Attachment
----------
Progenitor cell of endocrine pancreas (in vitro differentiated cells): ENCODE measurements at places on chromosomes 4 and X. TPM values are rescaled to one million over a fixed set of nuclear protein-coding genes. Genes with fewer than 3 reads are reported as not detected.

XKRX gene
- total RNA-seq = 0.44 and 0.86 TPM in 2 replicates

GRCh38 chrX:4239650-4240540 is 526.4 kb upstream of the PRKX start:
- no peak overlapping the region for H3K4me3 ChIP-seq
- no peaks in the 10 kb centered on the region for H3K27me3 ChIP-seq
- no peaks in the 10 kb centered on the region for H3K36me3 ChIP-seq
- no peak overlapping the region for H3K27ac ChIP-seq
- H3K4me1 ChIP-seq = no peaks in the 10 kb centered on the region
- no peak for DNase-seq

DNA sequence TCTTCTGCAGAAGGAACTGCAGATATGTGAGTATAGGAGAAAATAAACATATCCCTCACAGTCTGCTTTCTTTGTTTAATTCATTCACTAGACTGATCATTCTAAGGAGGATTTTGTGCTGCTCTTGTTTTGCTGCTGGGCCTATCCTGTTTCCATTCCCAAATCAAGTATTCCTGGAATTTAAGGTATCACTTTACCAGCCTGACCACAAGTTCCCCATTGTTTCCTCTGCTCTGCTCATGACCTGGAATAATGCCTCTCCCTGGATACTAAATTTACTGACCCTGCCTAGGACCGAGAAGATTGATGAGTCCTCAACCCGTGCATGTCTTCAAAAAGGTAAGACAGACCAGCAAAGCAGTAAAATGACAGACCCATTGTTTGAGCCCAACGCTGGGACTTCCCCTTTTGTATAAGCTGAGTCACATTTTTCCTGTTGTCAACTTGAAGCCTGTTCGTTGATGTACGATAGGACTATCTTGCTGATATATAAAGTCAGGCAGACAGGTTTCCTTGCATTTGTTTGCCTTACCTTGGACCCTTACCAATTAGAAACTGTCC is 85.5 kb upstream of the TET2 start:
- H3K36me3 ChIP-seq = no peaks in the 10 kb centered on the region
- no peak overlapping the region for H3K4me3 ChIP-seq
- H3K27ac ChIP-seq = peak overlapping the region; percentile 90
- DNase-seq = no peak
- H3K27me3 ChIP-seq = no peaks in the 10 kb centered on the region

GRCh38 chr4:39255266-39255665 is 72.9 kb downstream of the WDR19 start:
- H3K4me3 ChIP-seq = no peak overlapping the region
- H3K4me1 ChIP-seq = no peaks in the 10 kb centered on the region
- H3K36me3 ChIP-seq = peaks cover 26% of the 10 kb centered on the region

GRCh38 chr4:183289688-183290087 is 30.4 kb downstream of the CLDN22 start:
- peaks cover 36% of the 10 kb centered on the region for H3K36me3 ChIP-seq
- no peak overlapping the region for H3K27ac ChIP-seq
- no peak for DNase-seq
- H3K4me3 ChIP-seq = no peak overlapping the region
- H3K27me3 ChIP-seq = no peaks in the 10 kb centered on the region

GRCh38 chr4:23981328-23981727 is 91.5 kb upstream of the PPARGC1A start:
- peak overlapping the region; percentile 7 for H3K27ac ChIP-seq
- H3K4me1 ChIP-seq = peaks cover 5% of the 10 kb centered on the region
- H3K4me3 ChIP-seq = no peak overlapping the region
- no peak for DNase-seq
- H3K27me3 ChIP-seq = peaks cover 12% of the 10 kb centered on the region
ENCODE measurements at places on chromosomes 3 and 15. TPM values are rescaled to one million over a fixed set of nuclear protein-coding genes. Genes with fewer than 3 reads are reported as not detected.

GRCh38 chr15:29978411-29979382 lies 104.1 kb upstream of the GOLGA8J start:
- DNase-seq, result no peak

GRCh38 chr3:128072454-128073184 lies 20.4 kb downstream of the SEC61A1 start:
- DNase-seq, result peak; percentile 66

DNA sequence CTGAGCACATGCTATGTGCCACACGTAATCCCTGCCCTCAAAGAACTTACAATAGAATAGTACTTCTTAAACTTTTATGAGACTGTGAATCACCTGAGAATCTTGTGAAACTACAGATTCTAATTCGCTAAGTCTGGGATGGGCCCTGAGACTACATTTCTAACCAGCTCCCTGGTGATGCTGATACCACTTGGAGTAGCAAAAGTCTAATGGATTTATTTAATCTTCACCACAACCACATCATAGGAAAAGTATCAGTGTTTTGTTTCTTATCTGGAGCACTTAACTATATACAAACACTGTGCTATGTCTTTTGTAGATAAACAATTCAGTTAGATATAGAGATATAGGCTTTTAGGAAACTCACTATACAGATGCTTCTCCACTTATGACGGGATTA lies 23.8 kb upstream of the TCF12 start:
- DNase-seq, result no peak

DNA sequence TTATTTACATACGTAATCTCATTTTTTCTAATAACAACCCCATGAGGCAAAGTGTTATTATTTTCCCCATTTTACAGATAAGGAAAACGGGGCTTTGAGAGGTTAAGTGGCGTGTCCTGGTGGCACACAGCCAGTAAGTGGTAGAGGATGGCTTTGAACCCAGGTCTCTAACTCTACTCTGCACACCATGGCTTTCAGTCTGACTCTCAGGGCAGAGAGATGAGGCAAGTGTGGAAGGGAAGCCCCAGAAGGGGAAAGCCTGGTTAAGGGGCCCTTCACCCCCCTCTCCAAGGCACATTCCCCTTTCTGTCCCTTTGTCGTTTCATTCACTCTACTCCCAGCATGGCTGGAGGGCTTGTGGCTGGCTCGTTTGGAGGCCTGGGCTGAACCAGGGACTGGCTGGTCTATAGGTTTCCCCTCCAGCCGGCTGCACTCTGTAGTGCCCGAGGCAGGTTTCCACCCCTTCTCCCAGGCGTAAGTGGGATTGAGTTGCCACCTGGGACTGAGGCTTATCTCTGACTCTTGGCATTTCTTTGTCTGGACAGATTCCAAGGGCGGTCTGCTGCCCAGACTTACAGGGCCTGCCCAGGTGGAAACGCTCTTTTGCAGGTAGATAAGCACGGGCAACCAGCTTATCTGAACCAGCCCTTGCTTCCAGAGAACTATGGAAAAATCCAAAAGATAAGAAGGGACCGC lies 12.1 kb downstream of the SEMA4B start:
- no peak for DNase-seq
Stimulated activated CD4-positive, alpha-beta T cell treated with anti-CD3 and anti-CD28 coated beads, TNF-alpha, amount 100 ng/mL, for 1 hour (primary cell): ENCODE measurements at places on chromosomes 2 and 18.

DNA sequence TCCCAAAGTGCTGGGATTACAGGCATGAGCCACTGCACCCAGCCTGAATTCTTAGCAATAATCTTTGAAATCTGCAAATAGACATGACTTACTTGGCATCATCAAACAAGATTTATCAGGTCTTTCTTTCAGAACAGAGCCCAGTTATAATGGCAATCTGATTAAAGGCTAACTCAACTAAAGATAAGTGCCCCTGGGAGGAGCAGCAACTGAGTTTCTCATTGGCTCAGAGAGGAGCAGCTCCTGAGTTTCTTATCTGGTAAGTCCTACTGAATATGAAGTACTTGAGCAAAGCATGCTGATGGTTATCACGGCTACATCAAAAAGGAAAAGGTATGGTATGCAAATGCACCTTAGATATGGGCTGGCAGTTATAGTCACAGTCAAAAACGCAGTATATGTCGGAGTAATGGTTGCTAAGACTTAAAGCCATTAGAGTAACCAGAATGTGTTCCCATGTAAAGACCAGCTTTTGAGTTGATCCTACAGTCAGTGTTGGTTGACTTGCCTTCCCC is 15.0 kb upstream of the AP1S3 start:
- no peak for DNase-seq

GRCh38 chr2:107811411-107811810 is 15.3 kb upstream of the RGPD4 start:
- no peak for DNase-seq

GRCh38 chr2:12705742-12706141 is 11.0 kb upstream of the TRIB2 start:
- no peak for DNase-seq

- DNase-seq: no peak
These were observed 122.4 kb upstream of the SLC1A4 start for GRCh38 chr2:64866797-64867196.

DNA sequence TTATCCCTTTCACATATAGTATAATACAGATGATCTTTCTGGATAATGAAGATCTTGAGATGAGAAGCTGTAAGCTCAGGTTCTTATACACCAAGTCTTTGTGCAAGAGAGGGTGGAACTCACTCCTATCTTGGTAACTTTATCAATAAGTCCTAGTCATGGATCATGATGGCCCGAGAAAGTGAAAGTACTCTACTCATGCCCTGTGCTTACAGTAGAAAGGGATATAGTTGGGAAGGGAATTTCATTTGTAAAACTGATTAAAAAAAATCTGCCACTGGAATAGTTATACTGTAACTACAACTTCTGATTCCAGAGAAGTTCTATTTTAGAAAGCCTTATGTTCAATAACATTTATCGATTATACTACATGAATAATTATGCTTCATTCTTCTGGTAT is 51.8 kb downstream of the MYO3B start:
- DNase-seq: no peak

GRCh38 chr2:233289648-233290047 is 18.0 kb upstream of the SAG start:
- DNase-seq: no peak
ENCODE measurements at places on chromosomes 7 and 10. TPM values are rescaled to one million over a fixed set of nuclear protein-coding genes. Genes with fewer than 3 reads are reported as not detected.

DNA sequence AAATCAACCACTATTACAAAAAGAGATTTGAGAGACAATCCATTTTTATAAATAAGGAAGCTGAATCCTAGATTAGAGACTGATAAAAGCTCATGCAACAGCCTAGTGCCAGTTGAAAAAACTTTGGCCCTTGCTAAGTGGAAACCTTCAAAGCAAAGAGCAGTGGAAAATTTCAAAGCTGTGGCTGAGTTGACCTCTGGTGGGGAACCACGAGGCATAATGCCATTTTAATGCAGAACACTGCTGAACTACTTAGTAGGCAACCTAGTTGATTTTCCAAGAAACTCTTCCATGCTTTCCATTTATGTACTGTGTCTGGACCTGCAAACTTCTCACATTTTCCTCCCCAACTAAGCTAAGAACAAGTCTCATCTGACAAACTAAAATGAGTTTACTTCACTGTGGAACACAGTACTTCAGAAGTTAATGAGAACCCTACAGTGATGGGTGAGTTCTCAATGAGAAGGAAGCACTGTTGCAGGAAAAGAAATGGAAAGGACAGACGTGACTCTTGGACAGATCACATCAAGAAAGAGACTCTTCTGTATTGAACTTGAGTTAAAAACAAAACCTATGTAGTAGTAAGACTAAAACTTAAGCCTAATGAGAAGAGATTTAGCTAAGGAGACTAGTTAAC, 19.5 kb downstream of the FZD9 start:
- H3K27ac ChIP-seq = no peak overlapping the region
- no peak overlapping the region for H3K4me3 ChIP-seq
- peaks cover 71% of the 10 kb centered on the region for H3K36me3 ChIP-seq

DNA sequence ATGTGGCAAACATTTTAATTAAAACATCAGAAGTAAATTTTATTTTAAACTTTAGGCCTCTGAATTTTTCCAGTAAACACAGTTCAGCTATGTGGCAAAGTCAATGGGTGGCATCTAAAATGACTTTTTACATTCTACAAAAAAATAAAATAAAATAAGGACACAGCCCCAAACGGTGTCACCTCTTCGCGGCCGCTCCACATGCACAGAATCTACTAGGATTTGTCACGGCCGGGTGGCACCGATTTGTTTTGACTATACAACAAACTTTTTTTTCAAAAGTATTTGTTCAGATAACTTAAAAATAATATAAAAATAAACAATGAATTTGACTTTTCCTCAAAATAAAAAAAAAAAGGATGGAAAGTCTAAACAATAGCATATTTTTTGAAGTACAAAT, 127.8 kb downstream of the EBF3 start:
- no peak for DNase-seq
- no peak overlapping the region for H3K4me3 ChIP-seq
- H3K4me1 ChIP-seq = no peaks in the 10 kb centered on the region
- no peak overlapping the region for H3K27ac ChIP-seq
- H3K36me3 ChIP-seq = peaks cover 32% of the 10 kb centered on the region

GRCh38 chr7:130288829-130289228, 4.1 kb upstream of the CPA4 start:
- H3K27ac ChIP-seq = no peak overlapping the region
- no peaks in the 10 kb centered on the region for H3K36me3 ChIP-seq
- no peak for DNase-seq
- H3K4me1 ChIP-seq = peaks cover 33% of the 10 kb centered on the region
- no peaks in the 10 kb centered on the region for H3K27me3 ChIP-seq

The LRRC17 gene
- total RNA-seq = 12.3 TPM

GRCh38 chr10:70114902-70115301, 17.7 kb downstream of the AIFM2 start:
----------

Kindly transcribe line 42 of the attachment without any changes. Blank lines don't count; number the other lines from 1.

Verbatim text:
Stimulated activated CD4-positive, alpha-beta T cell treated with anti-CD3 and anti-CD28 coated beads, TNF-alpha, amount 100 ng/mL, for 1 hour (primary cell): ENCODE measurements at places on chromosomes 2 and 18.